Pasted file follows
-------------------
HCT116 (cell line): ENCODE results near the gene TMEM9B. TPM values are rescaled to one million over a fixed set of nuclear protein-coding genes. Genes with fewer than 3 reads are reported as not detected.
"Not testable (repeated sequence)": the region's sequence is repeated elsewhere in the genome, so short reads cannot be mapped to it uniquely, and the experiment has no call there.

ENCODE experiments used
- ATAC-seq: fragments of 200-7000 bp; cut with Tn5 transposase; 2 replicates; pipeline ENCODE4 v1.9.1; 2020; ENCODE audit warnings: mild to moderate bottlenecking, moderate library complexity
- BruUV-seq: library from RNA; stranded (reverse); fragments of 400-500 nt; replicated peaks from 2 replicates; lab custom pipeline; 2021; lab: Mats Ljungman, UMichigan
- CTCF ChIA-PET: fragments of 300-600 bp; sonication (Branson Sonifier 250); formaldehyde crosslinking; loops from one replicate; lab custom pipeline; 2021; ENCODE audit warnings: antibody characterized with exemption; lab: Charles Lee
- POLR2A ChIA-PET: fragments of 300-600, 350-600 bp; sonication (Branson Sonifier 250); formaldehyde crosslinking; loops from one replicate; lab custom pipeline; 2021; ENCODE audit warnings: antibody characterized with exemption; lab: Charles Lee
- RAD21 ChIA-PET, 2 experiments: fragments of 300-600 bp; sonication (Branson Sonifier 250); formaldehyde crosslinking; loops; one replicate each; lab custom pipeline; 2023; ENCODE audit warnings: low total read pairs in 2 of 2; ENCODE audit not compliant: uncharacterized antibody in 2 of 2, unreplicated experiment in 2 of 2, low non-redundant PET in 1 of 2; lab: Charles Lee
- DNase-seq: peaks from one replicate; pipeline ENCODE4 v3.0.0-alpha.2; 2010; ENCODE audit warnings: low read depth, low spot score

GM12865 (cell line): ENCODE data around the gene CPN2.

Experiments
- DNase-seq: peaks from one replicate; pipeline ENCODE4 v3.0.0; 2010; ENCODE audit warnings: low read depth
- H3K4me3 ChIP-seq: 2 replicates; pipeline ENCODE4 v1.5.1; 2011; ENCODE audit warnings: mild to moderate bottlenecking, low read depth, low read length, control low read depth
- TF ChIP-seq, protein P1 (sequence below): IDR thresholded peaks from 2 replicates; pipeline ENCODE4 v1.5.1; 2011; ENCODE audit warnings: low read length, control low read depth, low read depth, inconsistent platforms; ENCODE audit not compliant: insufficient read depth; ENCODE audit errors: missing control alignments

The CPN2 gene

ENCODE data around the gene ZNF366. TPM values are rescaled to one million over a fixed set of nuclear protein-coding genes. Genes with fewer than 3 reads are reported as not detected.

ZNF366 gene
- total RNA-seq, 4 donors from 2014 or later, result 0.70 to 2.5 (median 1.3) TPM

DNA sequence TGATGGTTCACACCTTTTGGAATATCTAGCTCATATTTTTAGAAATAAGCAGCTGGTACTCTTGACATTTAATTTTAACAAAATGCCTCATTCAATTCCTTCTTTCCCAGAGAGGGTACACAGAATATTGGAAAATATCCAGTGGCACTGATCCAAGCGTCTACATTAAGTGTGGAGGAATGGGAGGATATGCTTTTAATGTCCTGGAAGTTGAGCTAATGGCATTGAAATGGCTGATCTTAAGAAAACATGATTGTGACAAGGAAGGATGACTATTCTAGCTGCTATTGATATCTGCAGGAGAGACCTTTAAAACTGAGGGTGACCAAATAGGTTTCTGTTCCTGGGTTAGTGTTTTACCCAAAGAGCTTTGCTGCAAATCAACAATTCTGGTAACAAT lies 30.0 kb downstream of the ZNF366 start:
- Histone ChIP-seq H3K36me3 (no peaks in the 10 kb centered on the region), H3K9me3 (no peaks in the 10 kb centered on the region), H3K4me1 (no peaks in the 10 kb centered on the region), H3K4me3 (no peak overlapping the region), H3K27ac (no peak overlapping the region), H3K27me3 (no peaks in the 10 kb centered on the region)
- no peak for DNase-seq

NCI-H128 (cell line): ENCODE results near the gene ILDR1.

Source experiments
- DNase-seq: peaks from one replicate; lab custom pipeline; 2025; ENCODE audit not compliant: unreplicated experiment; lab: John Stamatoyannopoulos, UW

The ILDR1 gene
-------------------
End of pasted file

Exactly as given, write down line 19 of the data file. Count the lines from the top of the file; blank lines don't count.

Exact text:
DNA sequence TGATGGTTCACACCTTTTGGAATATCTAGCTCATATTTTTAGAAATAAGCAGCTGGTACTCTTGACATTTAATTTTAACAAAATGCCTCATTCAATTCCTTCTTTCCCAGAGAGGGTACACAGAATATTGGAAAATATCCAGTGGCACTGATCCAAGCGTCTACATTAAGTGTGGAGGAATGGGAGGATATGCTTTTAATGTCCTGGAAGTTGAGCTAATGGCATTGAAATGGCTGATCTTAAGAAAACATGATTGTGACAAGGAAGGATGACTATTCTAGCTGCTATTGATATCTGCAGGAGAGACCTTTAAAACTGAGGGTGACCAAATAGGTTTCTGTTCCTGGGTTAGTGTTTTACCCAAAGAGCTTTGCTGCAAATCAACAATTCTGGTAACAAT lies 30.0 kb downstream of the ZNF366 start: